Unfortunately, over four billion people are not connected to the Internet; ninety percent of them live in the developing world. The following graph from Web Index shows, there is a very strong correlation between per capita income and access to the Internet, with the steepest increases in Internet penetration taking place as average income rises from $0 to $10,000 per year.

 Internet Penetration and Income Inequality

Media (R)evolutions: The internet and the death of languages

Roxanne Bauer's picture

New developments and curiosities from a changing global media landscape: People, Spaces, Deliberation brings trends and events to your attention that illustrate that tomorrow's media environment will look very different from today's, and will have little resemblance to yesterday's.

A large body of evidence shows that affordable and effective broadband connectivity is vital to economic growth, social inclusion, and environmental sustainability. Nevertheless, while internet access has spread around the world and many more people now have access, certain barriers still exist— like language.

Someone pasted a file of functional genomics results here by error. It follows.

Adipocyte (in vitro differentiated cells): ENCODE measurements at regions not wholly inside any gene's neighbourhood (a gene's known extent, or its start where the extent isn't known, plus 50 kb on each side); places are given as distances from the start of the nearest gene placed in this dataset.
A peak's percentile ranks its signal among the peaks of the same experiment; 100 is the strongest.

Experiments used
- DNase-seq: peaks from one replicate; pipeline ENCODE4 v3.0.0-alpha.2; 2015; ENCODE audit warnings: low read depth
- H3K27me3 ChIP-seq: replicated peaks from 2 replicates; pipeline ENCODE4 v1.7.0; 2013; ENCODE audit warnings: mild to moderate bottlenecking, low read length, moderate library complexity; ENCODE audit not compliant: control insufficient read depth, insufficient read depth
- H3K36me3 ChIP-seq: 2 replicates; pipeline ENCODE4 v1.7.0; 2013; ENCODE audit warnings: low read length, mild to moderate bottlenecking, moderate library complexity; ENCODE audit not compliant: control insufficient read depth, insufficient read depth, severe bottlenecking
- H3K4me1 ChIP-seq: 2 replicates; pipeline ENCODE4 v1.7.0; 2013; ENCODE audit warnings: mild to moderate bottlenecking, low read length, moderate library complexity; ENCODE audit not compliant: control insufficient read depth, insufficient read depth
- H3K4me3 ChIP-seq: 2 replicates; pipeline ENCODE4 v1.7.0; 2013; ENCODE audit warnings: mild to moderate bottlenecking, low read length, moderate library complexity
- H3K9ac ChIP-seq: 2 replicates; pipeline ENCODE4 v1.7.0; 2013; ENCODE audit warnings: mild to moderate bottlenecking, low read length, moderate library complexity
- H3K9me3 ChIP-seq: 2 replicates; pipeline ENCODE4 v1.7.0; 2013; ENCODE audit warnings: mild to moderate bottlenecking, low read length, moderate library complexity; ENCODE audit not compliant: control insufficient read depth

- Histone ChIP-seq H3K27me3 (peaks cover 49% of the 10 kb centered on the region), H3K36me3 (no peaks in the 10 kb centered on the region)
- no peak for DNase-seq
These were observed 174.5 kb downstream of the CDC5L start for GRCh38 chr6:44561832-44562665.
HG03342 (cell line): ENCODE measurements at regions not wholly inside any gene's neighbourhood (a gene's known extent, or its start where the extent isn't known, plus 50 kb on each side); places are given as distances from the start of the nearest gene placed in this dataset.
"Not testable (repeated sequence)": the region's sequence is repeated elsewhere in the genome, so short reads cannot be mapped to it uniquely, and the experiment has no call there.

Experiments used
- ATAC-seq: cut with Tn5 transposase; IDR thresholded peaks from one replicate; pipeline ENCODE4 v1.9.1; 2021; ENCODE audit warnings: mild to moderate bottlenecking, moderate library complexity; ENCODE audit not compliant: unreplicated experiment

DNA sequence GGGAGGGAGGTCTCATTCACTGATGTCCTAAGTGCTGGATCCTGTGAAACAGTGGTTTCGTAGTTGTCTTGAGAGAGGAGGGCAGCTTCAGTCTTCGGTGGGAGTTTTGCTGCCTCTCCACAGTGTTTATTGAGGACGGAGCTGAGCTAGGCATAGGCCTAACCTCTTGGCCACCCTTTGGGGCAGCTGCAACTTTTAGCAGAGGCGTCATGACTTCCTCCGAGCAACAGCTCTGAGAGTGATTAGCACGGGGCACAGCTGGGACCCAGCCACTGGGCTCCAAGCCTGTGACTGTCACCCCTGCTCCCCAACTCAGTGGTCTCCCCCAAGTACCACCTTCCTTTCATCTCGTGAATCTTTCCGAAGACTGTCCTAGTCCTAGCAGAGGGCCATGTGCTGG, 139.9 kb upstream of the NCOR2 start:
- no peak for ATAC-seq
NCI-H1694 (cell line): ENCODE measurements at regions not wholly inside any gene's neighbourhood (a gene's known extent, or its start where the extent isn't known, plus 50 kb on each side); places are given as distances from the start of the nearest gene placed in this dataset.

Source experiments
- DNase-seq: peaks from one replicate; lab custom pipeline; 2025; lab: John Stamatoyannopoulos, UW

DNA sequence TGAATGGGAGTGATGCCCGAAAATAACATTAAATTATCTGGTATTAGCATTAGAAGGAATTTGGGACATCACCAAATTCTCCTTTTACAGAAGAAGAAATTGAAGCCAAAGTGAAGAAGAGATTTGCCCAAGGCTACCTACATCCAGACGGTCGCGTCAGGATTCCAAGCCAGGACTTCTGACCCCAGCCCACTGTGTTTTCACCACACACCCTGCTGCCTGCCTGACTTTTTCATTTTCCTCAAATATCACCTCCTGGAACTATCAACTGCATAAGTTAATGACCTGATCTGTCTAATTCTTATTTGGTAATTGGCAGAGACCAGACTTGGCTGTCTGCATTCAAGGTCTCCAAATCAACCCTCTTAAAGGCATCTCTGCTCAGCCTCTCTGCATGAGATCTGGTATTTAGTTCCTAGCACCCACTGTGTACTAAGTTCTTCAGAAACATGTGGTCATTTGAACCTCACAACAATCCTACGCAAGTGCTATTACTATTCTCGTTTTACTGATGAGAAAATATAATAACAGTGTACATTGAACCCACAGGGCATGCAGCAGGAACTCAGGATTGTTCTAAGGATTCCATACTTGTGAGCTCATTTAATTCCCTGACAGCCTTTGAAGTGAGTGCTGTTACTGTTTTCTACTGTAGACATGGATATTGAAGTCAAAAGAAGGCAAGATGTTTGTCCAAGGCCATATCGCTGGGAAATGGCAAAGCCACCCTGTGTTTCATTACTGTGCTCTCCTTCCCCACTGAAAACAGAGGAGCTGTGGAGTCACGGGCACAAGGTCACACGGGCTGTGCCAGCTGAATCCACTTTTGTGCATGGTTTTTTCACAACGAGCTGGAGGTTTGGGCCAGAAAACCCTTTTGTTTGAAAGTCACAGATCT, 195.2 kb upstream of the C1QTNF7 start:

Today, only a fraction of world languages– an estimated 5% (by number of languages)– is present on the Internet, according to The State of Broadband 2015, a report by the Broadband Commission. English continues to dominate the web, and around 54.5% of all web content is still in English despite huge growth in users that do not understand that language or who prefer to access content in their native languages. According to analysis of the most popular 10 million websites by W3techs, after English, the most common languages are Russian (5.9%), German (5.7%), Japanese (5.0%), and Spanish (4.7%). Moreover, a significant of languages (such as Hindi and Swahili) are used by less than 0.1% of these websites, and most of the world’s languages are not represented at all in their data.